“There are a myriad of factors affecting women’s sexual function. If women can minimize pressure application to the genital tissues merely by repositioning their handlebars higher, to increase sitting upright, and thereby maximize pressure application to the woman’s sit bones, then they are one step closer to maintaining their very important sexual health,” explained Irwin Goldstein, editor-in-chief of The Journal of Sexual Medicine.”
sound suspiciously like a modern day equivalent of this explanation of why women in the 1890s were told to ride upright bicycles and stop racing the dudes:
“The bicycle posed particular anxieties. The angle of the saddle could cause women to become aware of sexual feelings before marriage and so awaken in her carnality and unfeminine sexual desire. The problem was exacerbated if women leaned forward, rode fast or did not maintain an upright posture when riding. Special ‘hygienic’ saddles with no inner core that could rub against a woman’s ‘delicate parts’ were offered by manufacturers to circumnavigate this problem.”
I’ve seen this bar-height-numb-junk study or the precursor study quoted or cited by a number of web-media sources, but they never mention (or properly contextualize) these important details:
- n=41. 7 of the original 48 were kicked out for some reason. There are a lot of problems with small sample sizes. This is a very small sample size. About half the women rode level, the other half had a little drop. Some were older. Some weighed a lot. Some rode 10 miles a week, some 100+. No one asked these ladies if they knew anything about bike fit.
- And a pre-pub version of the new study is available here, as a “white paper” provided by the maker of a noseless saddle. Hmmmmm.
- Women used their own saddles in their own set up. They were classified as “traditional” or “partial cutout.” No mention was made of saddle angle or reach, saddle width, length, etc. Details on the cutout measurements weren’t investigated. I know nothing about how much effort these ladies ever put into their bike fit.
- A previous study on these same ladies and their bike saddles determined that despite the measured reduced sensitivity “there were no negative effects on sexual function and quality of life in our young, healthy pre-menopausal study participants.” –which would be the important fact that the ladies might want to know before raising their handlebars to a more Victorian upright position.
I’m no exercise physiologist, but I did take basic stats, and I ride a bike and (newsflash!) have a vagina (You may have to censor that word in Michigan). I’m really disappointed in the degree of press this study is getting without acknowledging a few big deal points about its limitations and over-hyping its potential value. If the ladies are still enjoying their private lives, obviously a little perineal numbness isn’t a functional sexual health issue that requires adopting a city bike position on a race bike. It’s like saying that everyone whose blood pressure spikes during a scary movie should go on a permanent salt free diet.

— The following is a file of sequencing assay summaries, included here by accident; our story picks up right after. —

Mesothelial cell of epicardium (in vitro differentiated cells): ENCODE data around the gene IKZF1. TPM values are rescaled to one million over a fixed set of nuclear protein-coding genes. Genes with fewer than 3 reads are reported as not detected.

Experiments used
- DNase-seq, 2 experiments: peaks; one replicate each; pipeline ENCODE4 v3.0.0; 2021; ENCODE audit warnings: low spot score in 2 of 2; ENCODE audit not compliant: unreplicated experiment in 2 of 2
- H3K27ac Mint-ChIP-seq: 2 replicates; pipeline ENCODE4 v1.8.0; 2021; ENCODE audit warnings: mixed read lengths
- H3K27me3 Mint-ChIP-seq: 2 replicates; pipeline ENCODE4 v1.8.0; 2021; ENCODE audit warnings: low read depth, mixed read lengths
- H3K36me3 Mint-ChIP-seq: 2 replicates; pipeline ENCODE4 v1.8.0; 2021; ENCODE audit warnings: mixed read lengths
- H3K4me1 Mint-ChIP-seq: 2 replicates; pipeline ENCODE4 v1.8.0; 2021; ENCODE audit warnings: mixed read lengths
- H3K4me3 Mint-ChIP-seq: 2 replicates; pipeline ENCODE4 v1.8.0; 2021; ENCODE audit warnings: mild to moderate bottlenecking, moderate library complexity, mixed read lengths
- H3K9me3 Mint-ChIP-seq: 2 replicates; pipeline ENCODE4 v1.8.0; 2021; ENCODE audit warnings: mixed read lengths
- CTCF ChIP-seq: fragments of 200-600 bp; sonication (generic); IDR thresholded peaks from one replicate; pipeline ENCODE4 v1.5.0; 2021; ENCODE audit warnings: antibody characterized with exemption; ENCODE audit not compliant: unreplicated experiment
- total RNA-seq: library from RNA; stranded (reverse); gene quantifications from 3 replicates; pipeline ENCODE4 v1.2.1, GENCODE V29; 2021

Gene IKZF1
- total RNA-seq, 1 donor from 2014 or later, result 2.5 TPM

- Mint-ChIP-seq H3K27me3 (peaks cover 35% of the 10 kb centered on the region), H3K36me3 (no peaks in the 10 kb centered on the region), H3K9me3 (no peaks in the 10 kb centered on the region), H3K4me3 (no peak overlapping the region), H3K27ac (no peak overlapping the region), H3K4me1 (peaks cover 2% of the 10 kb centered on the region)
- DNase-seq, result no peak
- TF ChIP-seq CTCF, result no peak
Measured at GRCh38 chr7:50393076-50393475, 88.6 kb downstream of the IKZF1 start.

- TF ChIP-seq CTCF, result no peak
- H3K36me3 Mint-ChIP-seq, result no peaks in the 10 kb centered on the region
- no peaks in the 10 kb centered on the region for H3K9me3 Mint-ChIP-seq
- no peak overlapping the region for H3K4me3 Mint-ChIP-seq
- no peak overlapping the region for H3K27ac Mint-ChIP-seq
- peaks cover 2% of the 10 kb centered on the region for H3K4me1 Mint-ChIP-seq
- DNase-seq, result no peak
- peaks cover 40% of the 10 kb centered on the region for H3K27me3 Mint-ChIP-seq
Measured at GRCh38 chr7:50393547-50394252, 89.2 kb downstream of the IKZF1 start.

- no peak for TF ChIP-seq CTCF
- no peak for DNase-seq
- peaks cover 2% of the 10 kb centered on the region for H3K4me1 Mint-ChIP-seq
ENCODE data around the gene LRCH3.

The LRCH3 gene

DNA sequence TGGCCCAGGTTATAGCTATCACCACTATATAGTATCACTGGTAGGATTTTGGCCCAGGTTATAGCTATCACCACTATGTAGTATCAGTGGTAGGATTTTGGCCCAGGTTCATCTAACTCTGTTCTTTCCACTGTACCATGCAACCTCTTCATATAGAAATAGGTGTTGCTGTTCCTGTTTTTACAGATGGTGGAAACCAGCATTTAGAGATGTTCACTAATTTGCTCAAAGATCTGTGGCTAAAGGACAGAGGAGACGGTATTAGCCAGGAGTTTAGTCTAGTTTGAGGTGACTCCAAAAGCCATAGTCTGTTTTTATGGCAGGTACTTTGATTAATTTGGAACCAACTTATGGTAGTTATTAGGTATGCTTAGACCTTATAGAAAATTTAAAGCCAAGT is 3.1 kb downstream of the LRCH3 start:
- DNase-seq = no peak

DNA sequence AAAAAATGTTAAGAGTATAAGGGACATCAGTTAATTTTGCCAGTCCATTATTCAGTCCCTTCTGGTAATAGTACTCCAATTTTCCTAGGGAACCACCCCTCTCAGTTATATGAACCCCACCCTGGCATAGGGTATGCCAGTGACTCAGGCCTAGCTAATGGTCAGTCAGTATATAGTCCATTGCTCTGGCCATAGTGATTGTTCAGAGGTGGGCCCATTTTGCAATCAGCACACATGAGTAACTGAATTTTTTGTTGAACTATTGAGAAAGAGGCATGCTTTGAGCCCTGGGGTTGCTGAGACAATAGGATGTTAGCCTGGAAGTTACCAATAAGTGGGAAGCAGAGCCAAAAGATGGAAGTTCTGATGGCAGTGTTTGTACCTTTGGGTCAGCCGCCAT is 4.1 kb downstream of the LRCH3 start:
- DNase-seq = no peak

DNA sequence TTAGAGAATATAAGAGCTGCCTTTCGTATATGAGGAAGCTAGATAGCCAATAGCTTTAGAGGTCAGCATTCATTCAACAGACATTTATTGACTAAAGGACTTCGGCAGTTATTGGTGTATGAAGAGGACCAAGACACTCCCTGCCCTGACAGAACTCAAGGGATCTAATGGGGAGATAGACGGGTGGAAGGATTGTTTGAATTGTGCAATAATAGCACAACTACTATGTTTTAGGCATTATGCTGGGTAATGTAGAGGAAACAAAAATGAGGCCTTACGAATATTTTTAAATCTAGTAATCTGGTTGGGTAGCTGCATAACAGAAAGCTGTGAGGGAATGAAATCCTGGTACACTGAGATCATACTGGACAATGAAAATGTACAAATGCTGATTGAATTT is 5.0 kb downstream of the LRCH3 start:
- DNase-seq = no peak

My ass goes numb from sitting too long in an office chair. Maybe I should switch to a career that requires constant standing? Or maybe, I should just take a break and go for a walk every now and again? I’m guessing from this office chair scenario, that even if my ass has greater numbness in the long run, the fact that I’m an active human being with a healthy BMI and solid cardiovascular health is way better for my all-around health and longevity.
Non-technical advice to ladies who would prefer not to raise their handlebars to their shoulders:
- Just because a saddle came on your “ladies” road bike doesn’t mean it fits your personal lady junk. Same goes for any women-specific saddle. Or, any human specific saddle. One size doesn’t fit all.
- There is a reason that seat posts adjust so that you can change the tilt of your saddle. There is a reason you can adjust fore/aft position. Reach. Drop. …And a whole host of other bike measurements. Changing anything on your bike by a few degrees or a couple of milimeters can mean huge differences in comfort on a bicycle.
- There is a reason that hundreds of saddles are available in different widths, lengths, firmness, etc.
- Stand up on the damn bike occasionally. Stretch on the bike while riding. This benefits pretty much every part of your body that utilizes your circulatory system.
And general advice for everyone in the world:
- Don’t let study results reported in the media influence your life decisions until you at least read the abstract and references.
- Scientists know that individual modern scientific studies very rarely prove anything: however, incremental science is a really good tool for eliminating things that aren’t the answers. I don’t think all reporters know this little nugget. Be wary of any health or social science reporting that suggests a study result provides a single best practice or advocates a one-size-fits-all approach.
I’d say that the value of this host of studies using the same group o’ ladies is that they demonstrate that you don’t need a saddle cut out to relieve pressure (as it might make things more numb). I think it shows that it’s difficult to get a good cohort of study subjects to investigate women’s cycling and health given the wide range of age, weight, position, riding style, experience, typical riding habits, etc — so obviously we need more women cycling, especially at the level needed to do this research, so that we can have a better pool of participants.